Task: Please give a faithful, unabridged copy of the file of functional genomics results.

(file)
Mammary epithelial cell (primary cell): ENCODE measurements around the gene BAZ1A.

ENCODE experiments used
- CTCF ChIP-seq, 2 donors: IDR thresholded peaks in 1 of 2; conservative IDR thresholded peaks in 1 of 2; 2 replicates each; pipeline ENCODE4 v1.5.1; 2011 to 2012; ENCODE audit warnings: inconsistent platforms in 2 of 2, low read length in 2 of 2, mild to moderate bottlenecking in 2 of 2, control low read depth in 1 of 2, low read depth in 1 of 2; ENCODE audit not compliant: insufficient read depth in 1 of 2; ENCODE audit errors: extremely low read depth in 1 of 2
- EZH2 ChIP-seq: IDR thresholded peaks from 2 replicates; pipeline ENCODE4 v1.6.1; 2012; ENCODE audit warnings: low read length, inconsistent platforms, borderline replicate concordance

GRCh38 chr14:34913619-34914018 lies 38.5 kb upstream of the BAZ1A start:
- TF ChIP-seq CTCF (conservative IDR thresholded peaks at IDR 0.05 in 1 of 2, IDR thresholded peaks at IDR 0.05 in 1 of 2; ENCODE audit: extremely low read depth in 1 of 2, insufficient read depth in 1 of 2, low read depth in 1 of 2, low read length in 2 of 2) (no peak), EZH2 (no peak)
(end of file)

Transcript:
Mammary epithelial cell (primary cell): ENCODE measurements around the gene BAZ1A.

ENCODE experiments used
- CTCF ChIP-seq, 2 donors: IDR thresholded peaks in 1 of 2; conservative IDR thresholded peaks in 1 of 2; 2 replicates each; pipeline ENCODE4 v1.5.1; 2011 to 2012; ENCODE audit warnings: inconsistent platforms in 2 of 2, low read length in 2 of 2, mild to moderate bottlenecking in 2 of 2, control low read depth in 1 of 2, low read depth in 1 of 2; ENCODE audit not compliant: insufficient read depth in 1 of 2; ENCODE audit errors: extremely low read depth in 1 of 2
- EZH2 ChIP-seq: IDR thresholded peaks from 2 replicates; pipeline ENCODE4 v1.6.1; 2012; ENCODE audit warnings: low read length, inconsistent platforms, borderline replicate concordance

GRCh38 chr14:34913619-34914018 lies 38.5 kb upstream of the BAZ1A start:
- TF ChIP-seq CTCF (conservative IDR thresholded peaks at IDR 0.05 in 1 of 2, IDR thresholded peaks at IDR 0.05 in 1 of 2; ENCODE audit: extremely low read depth in 1 of 2, insufficient read depth in 1 of 2, low read depth in 1 of 2, low read length in 2 of 2) (no peak), EZH2 (no peak)